But none of that applies to threats from NK or Iran. They have neither the technology nor the economies to hit a thousand hardened silos in a massive surprise first strike, and they're not going to be able to change that without decades of obvious development, so even a couple hundred warheads is still more than enough to pave over either country with glowing green glass. The problem with proliferation is a different one: when a nuke in a random incoming shipping container destroys some major harbor city, how do we even know whom to retaliate against?

about 2 years ago

US Near Bottom In Life Expectancy In Developed World

roystgnr Re:People don't understand Simpson's Paradox (1063 comments)

The report is full of claims which completely neglect all those factors. Do you need direct quotes?

My "blase comparison" is a more apples-to-apples version of a less precise and therefore more misleading claim made in the news article. Is your disdain towards their distortion even a fraction of your disdain towards my correction?

about 2 years ago

US Near Bottom In Life Expectancy In Developed World

roystgnr People don't understand Simpson's Paradox (1063 comments)

Japan's life expectancy in 2010 was 82.9 years, according to the World Bank. In 2006 it was a little lower.

Japanese-American's life expectancy in 2006 was 84.5 years, according to HHS quoting the NIH.

Everybody discussing this issue without taking confounding factors like Simpson's paradox into account should basically be ignored, if you have no chance to respond to them. If you do have a chance to respond to them, then try pointing out facts like the above and seeing if the conversation turns from trying to explain how "the U.S. health disadvantage is pervasive" to trying to explain the opposite. If it doesn't, then you know that their original "explanations" were generated from bias rather than from evidence.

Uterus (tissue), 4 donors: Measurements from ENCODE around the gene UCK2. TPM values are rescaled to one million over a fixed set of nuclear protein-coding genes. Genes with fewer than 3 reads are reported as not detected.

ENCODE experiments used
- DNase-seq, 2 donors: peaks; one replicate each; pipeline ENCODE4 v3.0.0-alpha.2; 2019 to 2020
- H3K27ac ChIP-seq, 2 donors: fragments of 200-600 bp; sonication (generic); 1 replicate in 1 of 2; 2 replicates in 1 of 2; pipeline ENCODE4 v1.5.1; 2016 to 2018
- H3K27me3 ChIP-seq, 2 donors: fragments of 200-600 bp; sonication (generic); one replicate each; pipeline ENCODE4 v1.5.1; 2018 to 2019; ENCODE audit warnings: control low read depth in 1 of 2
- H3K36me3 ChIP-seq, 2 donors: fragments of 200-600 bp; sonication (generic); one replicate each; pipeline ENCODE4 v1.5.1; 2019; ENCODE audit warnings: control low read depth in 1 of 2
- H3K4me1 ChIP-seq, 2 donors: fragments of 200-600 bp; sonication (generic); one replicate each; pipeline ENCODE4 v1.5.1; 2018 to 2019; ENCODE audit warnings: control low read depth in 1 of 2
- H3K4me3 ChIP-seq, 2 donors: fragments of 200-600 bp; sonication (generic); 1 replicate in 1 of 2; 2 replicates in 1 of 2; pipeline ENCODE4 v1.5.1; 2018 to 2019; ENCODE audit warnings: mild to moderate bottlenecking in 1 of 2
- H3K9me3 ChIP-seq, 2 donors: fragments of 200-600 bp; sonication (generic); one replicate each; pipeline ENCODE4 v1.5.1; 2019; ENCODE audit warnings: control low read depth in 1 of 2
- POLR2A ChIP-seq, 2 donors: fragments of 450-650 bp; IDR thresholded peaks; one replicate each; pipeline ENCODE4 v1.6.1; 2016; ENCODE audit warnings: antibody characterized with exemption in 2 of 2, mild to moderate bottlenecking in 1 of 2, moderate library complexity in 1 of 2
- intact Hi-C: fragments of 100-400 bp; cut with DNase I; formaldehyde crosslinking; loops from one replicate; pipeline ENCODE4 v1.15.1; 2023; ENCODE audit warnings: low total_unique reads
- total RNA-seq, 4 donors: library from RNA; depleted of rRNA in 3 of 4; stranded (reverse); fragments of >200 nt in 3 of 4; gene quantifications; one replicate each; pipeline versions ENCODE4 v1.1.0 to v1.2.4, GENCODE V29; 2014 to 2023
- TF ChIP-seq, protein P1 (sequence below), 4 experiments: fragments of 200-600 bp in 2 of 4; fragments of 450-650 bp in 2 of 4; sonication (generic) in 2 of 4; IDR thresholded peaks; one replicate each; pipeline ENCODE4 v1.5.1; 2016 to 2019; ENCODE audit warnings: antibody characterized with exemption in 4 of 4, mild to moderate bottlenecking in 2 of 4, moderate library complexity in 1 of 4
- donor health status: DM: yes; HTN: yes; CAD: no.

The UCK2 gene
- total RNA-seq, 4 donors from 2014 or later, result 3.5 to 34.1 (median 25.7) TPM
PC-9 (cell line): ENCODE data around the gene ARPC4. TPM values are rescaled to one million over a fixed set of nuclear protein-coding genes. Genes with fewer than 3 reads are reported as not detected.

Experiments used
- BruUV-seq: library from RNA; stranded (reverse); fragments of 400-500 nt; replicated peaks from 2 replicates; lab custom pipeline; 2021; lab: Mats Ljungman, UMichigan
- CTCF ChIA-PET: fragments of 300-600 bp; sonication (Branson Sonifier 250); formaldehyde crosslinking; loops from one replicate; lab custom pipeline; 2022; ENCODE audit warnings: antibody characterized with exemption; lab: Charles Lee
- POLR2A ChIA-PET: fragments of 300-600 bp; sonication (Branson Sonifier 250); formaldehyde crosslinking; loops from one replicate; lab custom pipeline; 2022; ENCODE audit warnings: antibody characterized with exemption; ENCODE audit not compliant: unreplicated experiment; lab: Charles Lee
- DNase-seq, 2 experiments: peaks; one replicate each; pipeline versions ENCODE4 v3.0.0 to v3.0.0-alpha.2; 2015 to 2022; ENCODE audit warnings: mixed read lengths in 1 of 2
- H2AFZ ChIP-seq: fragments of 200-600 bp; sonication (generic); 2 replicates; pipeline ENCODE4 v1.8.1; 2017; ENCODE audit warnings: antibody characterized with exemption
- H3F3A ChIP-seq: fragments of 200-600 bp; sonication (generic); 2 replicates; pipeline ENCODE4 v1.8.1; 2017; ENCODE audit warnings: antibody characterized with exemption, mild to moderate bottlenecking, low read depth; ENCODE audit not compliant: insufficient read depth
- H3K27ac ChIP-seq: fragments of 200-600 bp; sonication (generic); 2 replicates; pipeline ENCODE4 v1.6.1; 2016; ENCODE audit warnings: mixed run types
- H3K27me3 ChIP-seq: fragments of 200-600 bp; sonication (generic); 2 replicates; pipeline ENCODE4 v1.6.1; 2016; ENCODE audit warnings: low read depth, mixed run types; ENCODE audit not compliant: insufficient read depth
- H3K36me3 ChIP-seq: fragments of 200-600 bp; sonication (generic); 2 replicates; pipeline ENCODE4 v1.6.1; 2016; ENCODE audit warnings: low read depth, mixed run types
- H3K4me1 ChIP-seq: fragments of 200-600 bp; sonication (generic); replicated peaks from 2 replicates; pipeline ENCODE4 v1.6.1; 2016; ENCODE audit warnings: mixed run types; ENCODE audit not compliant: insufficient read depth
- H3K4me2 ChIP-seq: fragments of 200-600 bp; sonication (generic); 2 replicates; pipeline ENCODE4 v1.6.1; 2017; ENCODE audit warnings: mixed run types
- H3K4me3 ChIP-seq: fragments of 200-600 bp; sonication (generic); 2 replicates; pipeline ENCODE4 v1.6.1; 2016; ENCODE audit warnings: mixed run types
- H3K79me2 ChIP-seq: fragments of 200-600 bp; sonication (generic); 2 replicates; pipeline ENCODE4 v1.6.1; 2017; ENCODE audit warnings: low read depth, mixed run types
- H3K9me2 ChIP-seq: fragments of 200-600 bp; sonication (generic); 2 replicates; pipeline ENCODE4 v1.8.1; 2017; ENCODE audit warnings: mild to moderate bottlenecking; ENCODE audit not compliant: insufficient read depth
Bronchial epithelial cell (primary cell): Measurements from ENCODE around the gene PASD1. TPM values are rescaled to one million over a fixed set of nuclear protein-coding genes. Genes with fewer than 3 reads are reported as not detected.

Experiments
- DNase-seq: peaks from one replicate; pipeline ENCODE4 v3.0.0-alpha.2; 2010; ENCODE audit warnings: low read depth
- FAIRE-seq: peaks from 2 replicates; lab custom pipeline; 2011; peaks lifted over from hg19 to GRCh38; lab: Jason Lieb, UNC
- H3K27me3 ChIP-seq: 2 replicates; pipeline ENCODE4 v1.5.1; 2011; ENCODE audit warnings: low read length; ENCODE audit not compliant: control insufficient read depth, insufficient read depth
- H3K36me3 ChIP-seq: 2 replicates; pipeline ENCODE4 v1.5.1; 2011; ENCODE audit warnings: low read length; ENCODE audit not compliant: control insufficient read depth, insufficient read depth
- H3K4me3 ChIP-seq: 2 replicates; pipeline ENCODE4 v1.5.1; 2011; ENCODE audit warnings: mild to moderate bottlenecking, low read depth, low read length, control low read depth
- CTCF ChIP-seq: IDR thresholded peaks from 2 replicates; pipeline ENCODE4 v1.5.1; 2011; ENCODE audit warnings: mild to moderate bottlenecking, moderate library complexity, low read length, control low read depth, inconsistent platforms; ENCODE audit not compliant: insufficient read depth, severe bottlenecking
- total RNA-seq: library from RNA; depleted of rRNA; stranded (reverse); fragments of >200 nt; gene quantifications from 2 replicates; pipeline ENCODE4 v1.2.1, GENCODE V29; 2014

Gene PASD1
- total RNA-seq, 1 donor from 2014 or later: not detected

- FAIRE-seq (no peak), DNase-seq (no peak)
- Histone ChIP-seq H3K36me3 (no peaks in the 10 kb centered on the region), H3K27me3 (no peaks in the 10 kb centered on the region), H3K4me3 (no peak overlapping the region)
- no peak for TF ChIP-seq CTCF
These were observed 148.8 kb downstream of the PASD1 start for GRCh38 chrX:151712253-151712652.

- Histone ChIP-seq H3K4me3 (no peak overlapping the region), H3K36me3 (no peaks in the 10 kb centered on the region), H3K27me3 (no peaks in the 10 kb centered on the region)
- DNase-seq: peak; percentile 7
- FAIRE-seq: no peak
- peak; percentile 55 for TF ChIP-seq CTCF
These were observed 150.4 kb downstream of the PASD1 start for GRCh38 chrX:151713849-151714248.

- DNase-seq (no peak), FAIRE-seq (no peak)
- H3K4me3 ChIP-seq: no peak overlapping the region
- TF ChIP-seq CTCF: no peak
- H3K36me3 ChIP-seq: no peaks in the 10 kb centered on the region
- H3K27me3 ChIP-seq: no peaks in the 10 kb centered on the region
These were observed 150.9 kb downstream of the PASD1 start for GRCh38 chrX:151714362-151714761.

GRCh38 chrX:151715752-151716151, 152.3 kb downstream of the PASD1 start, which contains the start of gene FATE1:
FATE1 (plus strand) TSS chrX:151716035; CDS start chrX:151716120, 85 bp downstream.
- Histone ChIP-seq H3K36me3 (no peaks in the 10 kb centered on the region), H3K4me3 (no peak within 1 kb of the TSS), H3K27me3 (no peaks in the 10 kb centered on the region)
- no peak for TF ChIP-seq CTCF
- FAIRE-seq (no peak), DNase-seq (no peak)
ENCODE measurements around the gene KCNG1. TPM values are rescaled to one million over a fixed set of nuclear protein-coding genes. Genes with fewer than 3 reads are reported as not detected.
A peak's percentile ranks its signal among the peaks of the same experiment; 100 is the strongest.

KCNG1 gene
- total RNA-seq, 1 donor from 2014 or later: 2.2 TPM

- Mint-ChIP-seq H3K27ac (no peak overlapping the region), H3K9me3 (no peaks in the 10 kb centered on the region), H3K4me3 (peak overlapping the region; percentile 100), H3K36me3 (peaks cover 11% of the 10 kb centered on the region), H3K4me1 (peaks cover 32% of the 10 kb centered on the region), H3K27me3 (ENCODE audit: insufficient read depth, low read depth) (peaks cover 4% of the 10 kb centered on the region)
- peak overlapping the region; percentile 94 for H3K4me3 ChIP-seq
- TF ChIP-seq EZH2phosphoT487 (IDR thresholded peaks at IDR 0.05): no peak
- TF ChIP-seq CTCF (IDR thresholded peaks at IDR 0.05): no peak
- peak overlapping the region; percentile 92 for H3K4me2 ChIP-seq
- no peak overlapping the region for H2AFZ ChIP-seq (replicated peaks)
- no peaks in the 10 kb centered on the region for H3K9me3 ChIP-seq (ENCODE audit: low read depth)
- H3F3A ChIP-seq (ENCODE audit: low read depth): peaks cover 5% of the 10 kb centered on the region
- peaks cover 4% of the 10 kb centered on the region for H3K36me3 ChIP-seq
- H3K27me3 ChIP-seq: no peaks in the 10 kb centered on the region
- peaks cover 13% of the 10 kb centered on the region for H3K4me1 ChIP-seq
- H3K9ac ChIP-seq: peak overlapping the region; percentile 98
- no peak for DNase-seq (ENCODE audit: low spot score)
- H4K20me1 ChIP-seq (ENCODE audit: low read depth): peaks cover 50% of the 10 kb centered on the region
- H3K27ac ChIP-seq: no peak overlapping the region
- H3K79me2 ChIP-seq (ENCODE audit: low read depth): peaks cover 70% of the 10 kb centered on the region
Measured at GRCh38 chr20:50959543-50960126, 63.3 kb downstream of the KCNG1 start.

about 2 years ago

27 Reported Killed In Connecticut Elementary School Shooting

roystgnr Is "for everyone" on the table? (2987 comments)

The proposals I've seen always turn out to be "give up the right to bear arms for everyone not wearing the right uniforms". But that idea has also been frequently tried, and it doesn't always work well either, and when it fails the ensuing death counts have gone into the millions.

more than 2 years ago

Even Capped Prediction Markets Can Be Manipulated

roystgnr What predictions become self-fulfilling? (130 comments)

Systems don't generally exist in locally-unstable equilbria, because if perturbations generate their own positive feedback and if the system isn't carefully protected from even the slightest perturbation, then it will have already left the unstable equilibrium.

So, although it sounds cynically wise to claim that "people want to vote for whoever they think will win the vote", any such effect must not be very strong. The first partisan victory would have tilted the scales toward a partisan landslide which would have set up a partisan shut-out, and we'd shortly be laughing about "second-party voters who throw their votes away" the way we talk about "third-party voters" (where plurality counting really *does* create such positive feedback) today.

more than 2 years ago

Petraeus Case Illustrates FBI Authority To Read Email

roystgnr Anybody here encrypt their email? (228 comments)

A decade or so ago, we finally admitted that the encryption cat was out of the bag, US rules loosened, and web browsers stopped coming in "128-bit encryption that you can't export" versus "56-bit encryption that the FBI or the teenager down the street can crack" varieties.

At the time, many people were cynical enough to speculate that this new "we won't worry about bad people using encryption" policy meant that NSA mathematicians had discovered algorithms for cracking our strongest ciphers.

Yet I don't recall anyone being so cynical as to realize the truth: we don't worry about bad people using encryption because (most) ecommerce vendors are the only ones not too lazy to use encryption. You'd think that a four-star general trying to hide an affair would at least try out PGP...

more than 2 years ago

DRM Could Come To 3D Printers

roystgnr Someone call the "obvious patent" police! (315 comments)

Perhaps the people who have approved decades of "existing idea X, but on a computer" and "existing idea-on-a-computer X, but over the network" claims will decide that "existing idea-on-networked-computers X, but using a 3D printer" claims are where the obviousness line is finally being crossed?

more than 2 years ago

How Internet Data Centers Waste Power

roystgnr Don Boudreaux summed this up nicely (170 comments)

in this letter and comment.